Here’s what to do:

  1. Sift the flour. You don’t need a flour sifter (although if you have one, you earn extra points)! Place flour in a wire mesh sieve. Hold the sieve over a sheet of parchment paper and tap the side of the sieve. This will cause the flour to drift out onto the waiting sheet of paper below. Why do this? It fluffs up the flour (unclumping it).
  2. Hold your measuring cup (for this cake, you’ll be using two different cups—one for "1 cup" and one for "1/2 cup"). Use a spoon to deposit the sifted flour into the cup. Fill that thing to overflowing. Then, using the side of a knife or flat spatula, level the flour in the cup (scrape off the excess).

How to Cream Sugar and Butter

Unless you are specifically working on your shoulder and arm strength (maybe you missed your morning workout at the gym today), you’ll be using an electric mixer for this. But what does "cream sugar and butter until light and fluffy" mean, and just how soft is butter that is softened to "room temperature"?

The good folks at King Arthur Baking have put together a photo montage to explain both of these steps and have produced a short video to show exactly how your sugar/butter combination should look.

Out of the oven

Out of the oven

How to Test Your Cake for Doneness

There are several ways to test your cake layer:

  • Appearance: The edges are pulling away from the sides of the baking pan. The surface of the cake appears "set," not glossy as though still wet.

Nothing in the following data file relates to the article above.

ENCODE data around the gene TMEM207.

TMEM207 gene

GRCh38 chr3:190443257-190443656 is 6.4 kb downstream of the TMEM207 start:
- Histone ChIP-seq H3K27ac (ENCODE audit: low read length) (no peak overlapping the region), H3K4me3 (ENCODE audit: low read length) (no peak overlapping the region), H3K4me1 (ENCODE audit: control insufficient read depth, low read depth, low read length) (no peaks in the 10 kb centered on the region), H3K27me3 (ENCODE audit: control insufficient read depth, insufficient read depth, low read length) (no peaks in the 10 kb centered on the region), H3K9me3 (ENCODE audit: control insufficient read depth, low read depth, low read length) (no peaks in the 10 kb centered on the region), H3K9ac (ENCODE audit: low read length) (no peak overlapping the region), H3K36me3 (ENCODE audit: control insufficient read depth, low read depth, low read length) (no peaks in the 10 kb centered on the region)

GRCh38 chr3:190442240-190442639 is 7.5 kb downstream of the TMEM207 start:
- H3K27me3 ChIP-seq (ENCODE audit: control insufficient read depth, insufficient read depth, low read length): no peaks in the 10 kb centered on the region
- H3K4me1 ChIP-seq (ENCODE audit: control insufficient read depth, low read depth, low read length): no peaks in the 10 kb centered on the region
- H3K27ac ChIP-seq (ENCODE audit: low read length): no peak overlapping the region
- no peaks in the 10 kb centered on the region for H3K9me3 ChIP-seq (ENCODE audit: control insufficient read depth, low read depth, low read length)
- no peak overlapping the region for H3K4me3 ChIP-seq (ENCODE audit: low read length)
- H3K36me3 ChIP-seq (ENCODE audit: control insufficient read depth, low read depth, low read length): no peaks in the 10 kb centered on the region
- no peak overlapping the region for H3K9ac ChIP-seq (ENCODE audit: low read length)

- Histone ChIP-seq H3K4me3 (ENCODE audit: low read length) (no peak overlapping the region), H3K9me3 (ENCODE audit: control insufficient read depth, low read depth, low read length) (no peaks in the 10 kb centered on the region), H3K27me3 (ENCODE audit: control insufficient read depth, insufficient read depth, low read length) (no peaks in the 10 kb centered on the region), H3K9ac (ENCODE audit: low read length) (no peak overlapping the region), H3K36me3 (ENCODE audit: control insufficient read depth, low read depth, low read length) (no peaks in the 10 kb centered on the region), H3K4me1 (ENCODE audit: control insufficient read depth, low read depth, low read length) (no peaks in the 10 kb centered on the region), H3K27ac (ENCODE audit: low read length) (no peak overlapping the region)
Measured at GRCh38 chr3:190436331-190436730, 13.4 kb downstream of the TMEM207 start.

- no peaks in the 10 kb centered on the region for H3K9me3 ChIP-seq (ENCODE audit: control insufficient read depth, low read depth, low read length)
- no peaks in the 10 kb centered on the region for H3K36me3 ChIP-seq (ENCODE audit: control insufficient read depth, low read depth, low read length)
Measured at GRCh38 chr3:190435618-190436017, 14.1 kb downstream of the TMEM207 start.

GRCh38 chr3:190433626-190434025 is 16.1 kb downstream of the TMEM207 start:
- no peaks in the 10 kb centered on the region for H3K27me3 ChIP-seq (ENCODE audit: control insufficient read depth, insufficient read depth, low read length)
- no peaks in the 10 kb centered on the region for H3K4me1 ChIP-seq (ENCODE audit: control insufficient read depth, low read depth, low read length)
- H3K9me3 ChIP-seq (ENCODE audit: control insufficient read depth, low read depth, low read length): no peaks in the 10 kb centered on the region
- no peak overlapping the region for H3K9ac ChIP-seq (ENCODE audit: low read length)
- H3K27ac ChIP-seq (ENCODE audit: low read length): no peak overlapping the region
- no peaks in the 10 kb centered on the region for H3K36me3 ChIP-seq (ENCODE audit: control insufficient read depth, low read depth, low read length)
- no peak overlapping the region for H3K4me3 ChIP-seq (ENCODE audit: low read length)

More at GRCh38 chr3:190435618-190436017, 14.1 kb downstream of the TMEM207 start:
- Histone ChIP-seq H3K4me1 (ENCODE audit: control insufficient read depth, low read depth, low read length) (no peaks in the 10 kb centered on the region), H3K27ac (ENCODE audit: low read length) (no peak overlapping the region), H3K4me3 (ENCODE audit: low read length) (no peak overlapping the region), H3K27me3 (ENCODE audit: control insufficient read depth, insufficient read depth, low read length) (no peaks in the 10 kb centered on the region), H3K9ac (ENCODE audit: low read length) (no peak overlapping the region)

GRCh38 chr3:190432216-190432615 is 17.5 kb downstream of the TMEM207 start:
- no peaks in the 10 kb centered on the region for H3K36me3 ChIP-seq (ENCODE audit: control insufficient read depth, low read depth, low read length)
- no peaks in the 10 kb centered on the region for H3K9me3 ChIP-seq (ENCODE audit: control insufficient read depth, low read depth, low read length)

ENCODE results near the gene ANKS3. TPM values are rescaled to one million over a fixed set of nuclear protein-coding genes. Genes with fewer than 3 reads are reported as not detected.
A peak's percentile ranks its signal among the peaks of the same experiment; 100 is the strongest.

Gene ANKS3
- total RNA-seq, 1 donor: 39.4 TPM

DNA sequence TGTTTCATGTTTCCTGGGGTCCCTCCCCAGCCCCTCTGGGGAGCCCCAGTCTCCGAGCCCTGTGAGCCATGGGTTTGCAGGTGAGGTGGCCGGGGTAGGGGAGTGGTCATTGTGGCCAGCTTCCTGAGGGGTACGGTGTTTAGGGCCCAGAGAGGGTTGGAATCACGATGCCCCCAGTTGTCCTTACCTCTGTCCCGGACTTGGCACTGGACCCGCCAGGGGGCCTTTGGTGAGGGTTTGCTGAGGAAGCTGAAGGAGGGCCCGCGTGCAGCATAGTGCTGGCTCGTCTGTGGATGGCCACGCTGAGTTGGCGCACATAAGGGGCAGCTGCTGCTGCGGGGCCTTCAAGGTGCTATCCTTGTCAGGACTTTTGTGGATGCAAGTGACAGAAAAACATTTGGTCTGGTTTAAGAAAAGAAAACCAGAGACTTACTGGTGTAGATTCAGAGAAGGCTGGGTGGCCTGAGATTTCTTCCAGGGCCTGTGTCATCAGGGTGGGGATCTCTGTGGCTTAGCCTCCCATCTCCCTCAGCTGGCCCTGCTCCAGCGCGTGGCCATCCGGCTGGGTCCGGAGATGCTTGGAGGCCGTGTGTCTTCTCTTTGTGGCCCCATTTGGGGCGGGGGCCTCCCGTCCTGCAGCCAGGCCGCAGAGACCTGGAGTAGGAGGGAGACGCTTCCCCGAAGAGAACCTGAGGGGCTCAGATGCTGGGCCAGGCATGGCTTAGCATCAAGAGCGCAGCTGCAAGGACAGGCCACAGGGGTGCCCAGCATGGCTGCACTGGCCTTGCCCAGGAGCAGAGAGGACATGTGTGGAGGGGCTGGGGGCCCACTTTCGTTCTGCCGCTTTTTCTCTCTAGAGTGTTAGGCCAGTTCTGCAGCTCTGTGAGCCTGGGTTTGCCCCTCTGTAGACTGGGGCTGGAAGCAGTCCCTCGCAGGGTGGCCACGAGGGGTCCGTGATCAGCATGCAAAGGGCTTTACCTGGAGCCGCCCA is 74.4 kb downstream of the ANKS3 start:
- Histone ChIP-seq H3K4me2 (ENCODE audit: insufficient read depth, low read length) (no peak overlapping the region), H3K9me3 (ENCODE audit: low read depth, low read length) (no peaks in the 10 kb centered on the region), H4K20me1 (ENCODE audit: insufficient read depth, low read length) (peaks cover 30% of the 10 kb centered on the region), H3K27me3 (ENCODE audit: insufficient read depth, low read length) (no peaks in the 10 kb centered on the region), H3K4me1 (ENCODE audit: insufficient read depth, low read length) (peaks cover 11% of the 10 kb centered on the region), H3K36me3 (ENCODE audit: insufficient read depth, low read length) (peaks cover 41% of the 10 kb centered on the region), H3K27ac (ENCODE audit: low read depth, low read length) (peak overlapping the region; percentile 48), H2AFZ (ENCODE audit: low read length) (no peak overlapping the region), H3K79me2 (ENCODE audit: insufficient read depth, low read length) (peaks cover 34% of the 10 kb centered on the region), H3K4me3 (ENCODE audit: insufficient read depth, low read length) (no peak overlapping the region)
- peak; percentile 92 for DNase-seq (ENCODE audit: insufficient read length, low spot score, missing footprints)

• Touch: Use your finger to lightly touch the center of the cake. It should feel firm and lightly springy to the touch. If the batter sticks to your finger or doesn’t produce a bit of resistance, it’s not done.
  • Temperature: Whip out your trusty instant-read thermometer. Don’t let it touch the bottom of the cake pan or you’ll get an inaccurate reading. Hold it slightly above the bottom. The cake should have an internal temperature of about 99° C (roughly 210° F).
  • Appearance (Part 2): If you don't have an instant-read thermometer, use a toothpick, bamboo skewer, or a strand of uncooked spaghetti. Poke into the center of your cake and then pull it out slowly. If wet batter clings to the pick, you need to continue baking for a few minutes more. If it comes out clean, or with just a few moist crumbs attached, your cake is done.


  • January 27 is National Chocolate Cake Day.
  • The German Chocolate Cake is not actually German (despite the name).
  • What makes chocolate so "dandy"?
    • 1,3,7-trimethylxanthine (caffeine): excites the central nervous system in a way that mimics the "fight or flight" response (heart rate goes up and muscles contract)
    • Cannabinoids: Closely related to THC-9, the active ingredient in marijuana. Gives a relaxed, intoxicated feeling.
    • Phenylethylamine: Often called the "love drug," since it releases the same chemicals that are introduced into the human body when love comes to call. It acts on the dopamine receptors in the brain, pushing our happy button.

© 2019 Linda Lum